“Touring increases the streaming which then increases the awareness of my music to where someone heard it and they’re a music supervisor and they want to use it for an IBM commercial,” Lawson adds. “I have to tend those three fires nonstop” — but streaming means that to a large degree, those three arenas are interconnected in a way that they weren’t in the past.
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The success of this cadre of solo piano artists may not be replicable — they were able to benefit from getting into the playlist systems early. “I’m guessing that their algorithm plays heavy favoritism to how long people have been on there,” Bongiorno says. And when they were fighting to get on to Pandora, the competition for attention, even in their small niche, was much less fierce. “If I had to start now, it’d be a lot harder — there’s so much more noise, so many more artists,” Nevue says.
Since he runs a studio, Bongiorno sometimes finds himself having to disillusion young, hotshot players who believe they can “become a rock star on their first solo piano album.” “A lot of people think they can come in and record a solo piano album and it’s going to take the world and they quit their job. Unfortunately I know a handful of people who have done it, kind of fell on their faces and had to get back into their careers. It’s not an overnight sensation industry.”
And even their now-lucrative existence is not permanent. Pandora was early in the online streaming space, but Spotify and then Apple Music have quickly overshadowed Pandora as the destination streaming platforms with the most influence over mainstream pop. As a result, Pandora’s future has seemed shaky in recent years, as it started to lose money and monthly users. After taking nearly $500 million from SiriusXM to cover expenses in 2017, Pandora was bought outright by SiriusXM in September.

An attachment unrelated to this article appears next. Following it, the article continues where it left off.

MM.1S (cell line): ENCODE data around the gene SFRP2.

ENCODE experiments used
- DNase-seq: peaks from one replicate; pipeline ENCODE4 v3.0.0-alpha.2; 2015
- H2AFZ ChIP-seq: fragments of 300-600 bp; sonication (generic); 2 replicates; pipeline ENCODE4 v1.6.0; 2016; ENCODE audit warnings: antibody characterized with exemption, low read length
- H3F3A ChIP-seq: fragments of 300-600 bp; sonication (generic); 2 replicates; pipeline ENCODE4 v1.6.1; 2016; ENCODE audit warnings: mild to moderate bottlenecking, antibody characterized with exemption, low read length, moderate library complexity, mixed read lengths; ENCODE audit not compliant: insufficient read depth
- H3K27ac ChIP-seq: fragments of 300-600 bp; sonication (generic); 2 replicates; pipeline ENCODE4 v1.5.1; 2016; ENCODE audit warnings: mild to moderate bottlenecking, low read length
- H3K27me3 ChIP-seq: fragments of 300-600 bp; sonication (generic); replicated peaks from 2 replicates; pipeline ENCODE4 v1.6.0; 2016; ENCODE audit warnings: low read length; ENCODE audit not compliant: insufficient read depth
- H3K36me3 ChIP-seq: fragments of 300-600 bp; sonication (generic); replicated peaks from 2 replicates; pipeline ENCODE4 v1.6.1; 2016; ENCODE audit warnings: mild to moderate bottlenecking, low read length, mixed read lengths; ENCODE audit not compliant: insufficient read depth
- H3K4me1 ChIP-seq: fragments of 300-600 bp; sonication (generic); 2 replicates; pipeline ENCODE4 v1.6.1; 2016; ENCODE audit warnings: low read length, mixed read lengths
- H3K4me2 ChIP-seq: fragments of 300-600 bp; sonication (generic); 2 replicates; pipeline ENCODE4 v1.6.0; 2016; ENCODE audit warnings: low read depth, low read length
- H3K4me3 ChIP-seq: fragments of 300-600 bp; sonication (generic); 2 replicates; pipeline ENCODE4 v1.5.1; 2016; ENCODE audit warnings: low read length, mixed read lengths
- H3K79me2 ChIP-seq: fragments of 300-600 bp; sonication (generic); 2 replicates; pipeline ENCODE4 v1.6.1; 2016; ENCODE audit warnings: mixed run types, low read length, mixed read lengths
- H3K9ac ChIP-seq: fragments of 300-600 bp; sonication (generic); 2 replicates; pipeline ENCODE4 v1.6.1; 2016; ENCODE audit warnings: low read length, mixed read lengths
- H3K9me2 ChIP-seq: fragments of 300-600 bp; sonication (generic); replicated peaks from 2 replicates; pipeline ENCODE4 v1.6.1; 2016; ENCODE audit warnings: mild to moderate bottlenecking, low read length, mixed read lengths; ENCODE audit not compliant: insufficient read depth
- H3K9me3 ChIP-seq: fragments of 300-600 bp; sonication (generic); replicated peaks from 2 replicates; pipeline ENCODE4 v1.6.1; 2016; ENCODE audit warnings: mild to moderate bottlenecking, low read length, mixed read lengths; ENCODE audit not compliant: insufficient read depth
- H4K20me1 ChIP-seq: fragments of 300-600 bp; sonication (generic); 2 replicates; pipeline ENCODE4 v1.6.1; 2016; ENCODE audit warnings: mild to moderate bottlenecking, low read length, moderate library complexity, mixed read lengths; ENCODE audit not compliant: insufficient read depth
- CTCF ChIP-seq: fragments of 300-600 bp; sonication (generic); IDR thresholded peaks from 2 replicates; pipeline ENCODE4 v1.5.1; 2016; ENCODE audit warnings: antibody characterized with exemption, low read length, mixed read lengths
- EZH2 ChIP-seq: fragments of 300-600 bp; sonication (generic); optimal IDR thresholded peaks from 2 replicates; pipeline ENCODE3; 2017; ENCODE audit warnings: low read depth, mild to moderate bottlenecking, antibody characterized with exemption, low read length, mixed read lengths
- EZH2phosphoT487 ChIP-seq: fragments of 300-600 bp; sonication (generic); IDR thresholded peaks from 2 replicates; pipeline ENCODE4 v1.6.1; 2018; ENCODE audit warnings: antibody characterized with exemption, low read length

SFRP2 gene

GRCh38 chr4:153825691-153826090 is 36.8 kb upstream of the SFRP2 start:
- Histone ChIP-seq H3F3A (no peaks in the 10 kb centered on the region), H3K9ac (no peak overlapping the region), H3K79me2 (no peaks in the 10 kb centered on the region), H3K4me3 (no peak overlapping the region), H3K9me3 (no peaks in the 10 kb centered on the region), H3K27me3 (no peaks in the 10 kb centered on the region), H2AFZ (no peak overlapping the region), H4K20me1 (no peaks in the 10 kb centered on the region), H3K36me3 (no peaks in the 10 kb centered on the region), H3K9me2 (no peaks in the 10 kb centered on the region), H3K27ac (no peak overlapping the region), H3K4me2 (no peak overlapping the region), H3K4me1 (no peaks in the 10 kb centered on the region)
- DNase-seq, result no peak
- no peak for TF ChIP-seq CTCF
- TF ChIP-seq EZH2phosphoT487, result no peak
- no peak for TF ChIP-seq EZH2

For solo pianists, who are still fairly dependent on Pandora due to their early embrace of streaming, this is concerning. “The majority of the money that I make from my music and my career comes from Pandora, so if that were to change or modify in any way, that would be potentially catastrophic for me,” McLaughlin says. “We’ve all been nervous about [Pandora’s health] for years now, but they always seemed to still keep on going,” Thomas adds.
But as streaming continues to dominate forms of listening — including in markets that Pandora doesn’t reach, which includes any outside of the U.S. — demand for solo piano music might also continue to rise. “I know it’s cliché, ‘music is the universal language, blah, blah, blah,'” Mayer says. But, “there’s a global audience for this music: It sounds the same in China as it does in India as it does in Colombia as it does in America. No matter where you’re at, you could be attracted to this kind of music.”
Breuner at CD Baby thinks new streaming technologies may also further the opportunities for solo pianists to find listeners. “As we trend towards voice-activated speakers and people just make that more of how they use things, I think there’s still lots of chances for independent artists to see success like what they’ve seen on Pandora. When people say, ‘Hey, play me some piano music,’ or, ‘Play me something quiet,’ the systems aren’t necessarily going to go to the mainstream record labels for that music” — in part because the major labels have ignored that music. (Streaming services have not made the same mistake: Spotify’s “fake artist” controversy was centered around instrumental recordings made for mood-based playlists.)
For now, these solo pianists’ royalties keep adding up. “My income from those micro-pennies and those millions of streams every week turned into a very healthy income that far surpasses anything I ever did with CDs,” Nevue says. “Who could have imagined this?”